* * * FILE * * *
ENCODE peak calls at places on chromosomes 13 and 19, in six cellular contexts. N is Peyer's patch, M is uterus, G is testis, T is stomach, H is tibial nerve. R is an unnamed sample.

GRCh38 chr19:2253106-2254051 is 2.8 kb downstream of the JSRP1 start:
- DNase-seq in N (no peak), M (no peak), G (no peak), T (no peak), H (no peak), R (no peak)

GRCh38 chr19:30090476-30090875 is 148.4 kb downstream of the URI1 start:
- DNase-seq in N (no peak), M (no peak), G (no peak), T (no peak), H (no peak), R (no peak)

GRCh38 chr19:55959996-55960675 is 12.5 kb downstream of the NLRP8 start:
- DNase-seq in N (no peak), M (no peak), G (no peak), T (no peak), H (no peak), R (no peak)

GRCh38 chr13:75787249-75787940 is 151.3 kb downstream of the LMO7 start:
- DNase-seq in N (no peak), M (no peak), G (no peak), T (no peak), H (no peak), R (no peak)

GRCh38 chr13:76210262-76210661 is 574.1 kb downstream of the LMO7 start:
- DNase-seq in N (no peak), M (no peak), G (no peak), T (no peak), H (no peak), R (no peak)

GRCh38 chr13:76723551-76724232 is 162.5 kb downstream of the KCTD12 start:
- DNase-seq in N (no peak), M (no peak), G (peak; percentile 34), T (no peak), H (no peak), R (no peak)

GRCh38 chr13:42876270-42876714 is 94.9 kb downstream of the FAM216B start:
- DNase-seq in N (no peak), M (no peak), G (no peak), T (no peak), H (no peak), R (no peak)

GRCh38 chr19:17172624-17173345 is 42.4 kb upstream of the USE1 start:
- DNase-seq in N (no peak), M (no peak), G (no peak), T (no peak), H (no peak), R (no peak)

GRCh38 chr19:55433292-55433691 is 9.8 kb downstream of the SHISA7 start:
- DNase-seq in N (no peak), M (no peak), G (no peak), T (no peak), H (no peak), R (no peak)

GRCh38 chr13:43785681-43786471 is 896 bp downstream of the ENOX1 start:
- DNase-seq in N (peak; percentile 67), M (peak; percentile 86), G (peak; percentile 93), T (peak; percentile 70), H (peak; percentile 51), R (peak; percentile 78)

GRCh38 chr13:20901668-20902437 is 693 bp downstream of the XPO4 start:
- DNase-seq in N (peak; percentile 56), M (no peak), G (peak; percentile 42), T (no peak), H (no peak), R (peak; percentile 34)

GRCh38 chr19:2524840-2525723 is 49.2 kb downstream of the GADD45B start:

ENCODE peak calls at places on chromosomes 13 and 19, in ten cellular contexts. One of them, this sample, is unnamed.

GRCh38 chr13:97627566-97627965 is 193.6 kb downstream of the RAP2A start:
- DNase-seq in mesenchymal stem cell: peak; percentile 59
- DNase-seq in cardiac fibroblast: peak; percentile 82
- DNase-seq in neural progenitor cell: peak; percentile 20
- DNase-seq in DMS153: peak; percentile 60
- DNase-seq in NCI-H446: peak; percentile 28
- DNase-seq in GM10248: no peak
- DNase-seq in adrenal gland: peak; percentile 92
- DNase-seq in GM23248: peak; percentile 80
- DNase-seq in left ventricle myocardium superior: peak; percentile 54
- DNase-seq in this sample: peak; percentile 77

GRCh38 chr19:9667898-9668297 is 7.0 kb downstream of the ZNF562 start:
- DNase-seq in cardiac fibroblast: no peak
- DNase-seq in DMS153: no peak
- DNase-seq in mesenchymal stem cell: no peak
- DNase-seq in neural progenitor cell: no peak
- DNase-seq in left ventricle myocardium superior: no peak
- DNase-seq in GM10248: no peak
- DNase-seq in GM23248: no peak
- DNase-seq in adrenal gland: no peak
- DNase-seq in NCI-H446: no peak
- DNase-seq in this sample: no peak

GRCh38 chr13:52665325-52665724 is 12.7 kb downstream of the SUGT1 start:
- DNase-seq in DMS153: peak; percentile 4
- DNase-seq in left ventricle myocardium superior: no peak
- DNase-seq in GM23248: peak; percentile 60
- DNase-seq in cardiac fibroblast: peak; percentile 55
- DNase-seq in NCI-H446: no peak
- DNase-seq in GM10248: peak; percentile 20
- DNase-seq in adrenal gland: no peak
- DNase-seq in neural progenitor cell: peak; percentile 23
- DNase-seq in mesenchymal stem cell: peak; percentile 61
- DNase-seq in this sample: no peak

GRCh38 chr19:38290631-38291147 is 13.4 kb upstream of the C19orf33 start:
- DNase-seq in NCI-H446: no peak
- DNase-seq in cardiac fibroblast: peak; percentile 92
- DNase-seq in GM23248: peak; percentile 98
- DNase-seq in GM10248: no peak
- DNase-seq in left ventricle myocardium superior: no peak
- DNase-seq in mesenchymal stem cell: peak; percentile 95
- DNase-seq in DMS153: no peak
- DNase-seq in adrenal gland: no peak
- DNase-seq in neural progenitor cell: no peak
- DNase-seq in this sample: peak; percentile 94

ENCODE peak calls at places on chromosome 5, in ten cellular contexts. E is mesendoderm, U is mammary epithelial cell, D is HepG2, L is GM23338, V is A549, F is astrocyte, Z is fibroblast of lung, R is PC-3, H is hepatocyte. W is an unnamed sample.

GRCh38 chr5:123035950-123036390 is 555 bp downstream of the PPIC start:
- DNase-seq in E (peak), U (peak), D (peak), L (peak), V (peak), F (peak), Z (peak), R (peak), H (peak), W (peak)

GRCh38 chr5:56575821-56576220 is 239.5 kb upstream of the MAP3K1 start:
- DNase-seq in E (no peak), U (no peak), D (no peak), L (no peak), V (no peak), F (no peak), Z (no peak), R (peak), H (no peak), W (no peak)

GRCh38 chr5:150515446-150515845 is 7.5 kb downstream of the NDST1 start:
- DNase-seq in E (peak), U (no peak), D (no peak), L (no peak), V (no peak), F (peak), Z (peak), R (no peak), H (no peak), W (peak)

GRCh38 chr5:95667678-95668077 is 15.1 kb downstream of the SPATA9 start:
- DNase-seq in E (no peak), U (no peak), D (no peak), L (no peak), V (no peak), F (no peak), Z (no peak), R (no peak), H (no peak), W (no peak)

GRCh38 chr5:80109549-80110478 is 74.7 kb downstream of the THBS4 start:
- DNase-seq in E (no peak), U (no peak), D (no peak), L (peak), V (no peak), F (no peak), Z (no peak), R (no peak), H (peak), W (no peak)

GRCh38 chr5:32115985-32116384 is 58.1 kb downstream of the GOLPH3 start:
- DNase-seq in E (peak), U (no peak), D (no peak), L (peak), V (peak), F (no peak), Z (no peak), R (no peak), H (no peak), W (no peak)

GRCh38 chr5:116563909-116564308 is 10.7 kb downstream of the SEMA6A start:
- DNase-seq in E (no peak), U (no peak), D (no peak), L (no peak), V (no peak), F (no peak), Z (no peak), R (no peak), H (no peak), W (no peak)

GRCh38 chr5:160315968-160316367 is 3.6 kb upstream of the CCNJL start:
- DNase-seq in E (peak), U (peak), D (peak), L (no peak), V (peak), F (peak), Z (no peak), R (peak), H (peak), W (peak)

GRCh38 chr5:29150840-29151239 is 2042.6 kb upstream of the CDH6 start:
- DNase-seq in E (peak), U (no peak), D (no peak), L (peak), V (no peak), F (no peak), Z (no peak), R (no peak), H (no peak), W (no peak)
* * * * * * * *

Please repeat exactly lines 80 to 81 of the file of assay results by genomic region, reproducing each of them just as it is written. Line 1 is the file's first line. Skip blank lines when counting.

- DNase-seq in E (no peak), U (no peak), D (no peak), L (peak), V (no peak), F (no peak), Z (no peak), R (no peak), H (peak), W (no peak)

GRCh38 chr5:32115985-32116384 is 58.1 kb downstream of the GOLPH3 start: